One thing I have learned from working with students and colleagues with disabilities is that (a) the law can be very different from what's currently considered obvious, (b) what might be an "obvious" safety hazard may really not be so or can be modified so that it isn't, and (c) there are many solutions to situations that seem impossible, which is an encouraging thought when needing to work with a diverse body of people.  Would you think that a blind person could become a physician?  Well, I know someone who got an MD and PhD and has been blind since childhood, and he did and does an excellent job.  Same for a quadriplegic MD.  In that context, it does not seem unreasonable for people to work in wood or weld and be able to follow their religious beliefs.

I'd be happy to answer any questions you have for me personally as someone who has worn headscarves and loose garments and worked in labs.

Best wishes,

From: DCHAS-L Discussion List [dchas-l**At_Symbol_Here**MED.CORNELL.EDU] on behalf of Alan Hall [ahalltoxic**At_Symbol_Here**GMAIL.COM]
Sent: Wednesday, March 05, 2014 2:24 AM
Subject: Re: [DCHAS-L] Body piercings on laboratory researchers working in a chemical laboratory.


2 cents worth.

In pre-hospital and hospital-ED emergency Medicine/Para-medicine response, at least in the US, we have two things:

1)  The doctrine of implied consent -- if an ill or injured patient is unable to give consent, the responder/caregiver must assume that the patient would want to be saved/treated/helped.

2) The Good Samaritan Principle:  a healthcare professional who renders aid in an emergency situation cannot be held liable for any not-so-good-outcomes unless there was gross negligence.  I no longer do it often, but if I am driving and come upon an auto accident with apparently injured folks and no police or Fire/EMS folks are on the scene, I will stop and render what aid I can -- in some cases this means stopping other untrained and well-wishing persons for making injuries worse. 

While I respect all persons' beliefs and faiths even if I practice none of them myself, once we get past the ADA issues, if they want to be in the lab then they have to abide by the rules, or else they can't be there.  Why not just a little Texas hoss-sense and be willing to say: "Do so or stay the backside of the moon out?"

There are 4 basic principles of ethics in medical care, and most folks only remember the first one -- and they are at times mutually contradicitive and cannot all be done in every case:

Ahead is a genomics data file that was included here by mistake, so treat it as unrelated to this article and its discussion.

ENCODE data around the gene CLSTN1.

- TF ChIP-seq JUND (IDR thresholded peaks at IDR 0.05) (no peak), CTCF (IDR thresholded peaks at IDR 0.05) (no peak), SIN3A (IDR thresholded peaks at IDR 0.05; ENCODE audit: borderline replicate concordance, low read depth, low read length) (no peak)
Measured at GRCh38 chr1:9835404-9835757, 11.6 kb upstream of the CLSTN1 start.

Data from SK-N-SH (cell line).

1.  Non-malfeasance:  "First of all, do no harm."

2:  Beneficence:  At the same time, try like all get out to do some good.

3.  Autonomy:  A competent patient has the right to refuse care.

4.  Informed Consent:  A competent patient of legally designated guardian, etc. has the right to have proposed care explained in a thorough manner before making a choice to accept or refuse the care proposed.

Try and balance all those in a case of a patient arriving in the ED with a life-threatening injury, illness of poisoning, do not add butter and salt or serve.

That's probably 4 cents worth, and not worth 4 cents (sense).

Alan H. Hall, M.D.
Medical Toxicologist
Former 20-years Board-Certified in Emergency Medicine

On Tue, Mar 4, 2014 at 6:30 PM, Sadeque, Jafreen <jsadeque**At_Symbol_Here**> wrote:
I wanted to provide clarification on my 2nd paragraph.  I want to emphasize that my current and previous comments do not relate to issues of faith, but rather on safety, individual choice and institutional decisions.

My first concern about being "warned to understand that a male cannot touch one of these girls even if she is on fire" is what is the practical application of that?  In an emergency, do you provide assistance that you suspect the student would deny if they were able to give/withdraw consent, or do you go ahead and provide assistance?  The foundation of the answer to this question would be based on laws and institutional policies.  However, in life-and-death and even less serious situations, it is first necessary to determine the factual accuracy of someone's wishes.  This type of questions arises in hospitals with issues of resuscitation, any medical procedure for someone who cannot provide informed consent, etc.

My second thought is that if someone has specific wishes related to medical/safety assistance during emergencies, then how should that be handled?  First, I would think it would be the responsibility of the student/employee to make those wishes known, but the responsibility of the institution to say something like, "If you have special needs then inform us" because the student/employee may not know how to handle the issue (very likely if they are a student--I am speaking about this from experience with students with disabilities).  Second, if a student does have requests, not wanting to be touched by the opposite gender in Monona's example, then to what extent is it necessary to abide by them in an emergency?  The answer to that would, of course, depend on the request and may be something that requires other departments of the institution than just lab personnel.

From: DCHAS-L Discussion List [dchas-l**At_Symbol_Here**MED.CORNELL.EDU] on behalf of Sadeque, Jafreen
Sent: Tuesday, March 04, 2014 4:24 PM
Subject: Re: [DCHAS-L] Body piercings on laboratory researchers working in a chemical laboratory.